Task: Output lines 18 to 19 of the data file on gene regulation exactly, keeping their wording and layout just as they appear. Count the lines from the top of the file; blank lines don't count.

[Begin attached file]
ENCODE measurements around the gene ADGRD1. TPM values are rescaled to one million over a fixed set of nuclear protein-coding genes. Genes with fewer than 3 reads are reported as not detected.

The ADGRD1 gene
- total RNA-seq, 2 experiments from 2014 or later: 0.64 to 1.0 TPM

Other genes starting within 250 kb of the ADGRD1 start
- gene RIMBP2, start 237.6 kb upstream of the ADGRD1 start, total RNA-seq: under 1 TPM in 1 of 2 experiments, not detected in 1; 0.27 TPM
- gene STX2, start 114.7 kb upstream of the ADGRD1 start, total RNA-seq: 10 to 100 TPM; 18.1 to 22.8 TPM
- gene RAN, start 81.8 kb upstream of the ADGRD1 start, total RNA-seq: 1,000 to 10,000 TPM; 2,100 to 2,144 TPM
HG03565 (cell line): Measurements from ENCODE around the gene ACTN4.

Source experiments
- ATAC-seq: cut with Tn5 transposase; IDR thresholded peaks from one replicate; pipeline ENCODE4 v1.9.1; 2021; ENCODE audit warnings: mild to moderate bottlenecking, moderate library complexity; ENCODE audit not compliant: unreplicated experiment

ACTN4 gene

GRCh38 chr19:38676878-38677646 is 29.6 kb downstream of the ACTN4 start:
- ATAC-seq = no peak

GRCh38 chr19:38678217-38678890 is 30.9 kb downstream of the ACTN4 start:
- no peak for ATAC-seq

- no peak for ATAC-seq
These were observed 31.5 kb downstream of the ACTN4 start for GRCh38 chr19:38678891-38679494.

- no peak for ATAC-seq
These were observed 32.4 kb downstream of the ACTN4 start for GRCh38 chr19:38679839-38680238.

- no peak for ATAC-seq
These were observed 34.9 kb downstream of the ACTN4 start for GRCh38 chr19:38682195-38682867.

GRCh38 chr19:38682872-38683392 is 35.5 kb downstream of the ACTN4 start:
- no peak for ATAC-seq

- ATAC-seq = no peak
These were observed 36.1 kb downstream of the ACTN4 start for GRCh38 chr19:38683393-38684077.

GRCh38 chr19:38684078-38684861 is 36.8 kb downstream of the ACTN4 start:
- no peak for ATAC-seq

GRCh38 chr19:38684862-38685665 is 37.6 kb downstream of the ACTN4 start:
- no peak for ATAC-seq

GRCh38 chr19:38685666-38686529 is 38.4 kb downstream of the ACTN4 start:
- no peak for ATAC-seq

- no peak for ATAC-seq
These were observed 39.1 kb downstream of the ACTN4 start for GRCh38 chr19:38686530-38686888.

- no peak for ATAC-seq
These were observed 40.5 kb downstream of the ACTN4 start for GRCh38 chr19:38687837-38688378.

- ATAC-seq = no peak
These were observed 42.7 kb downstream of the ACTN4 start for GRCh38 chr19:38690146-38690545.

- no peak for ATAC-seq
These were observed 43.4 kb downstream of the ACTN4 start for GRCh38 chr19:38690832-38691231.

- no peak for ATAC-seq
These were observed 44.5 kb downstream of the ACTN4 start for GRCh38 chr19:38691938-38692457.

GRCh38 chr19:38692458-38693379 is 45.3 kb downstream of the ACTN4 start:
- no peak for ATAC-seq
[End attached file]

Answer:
- no peak for ATAC-seq
These were observed 32.4 kb downstream of the ACTN4 start for GRCh38 chr19:38679839-38680238.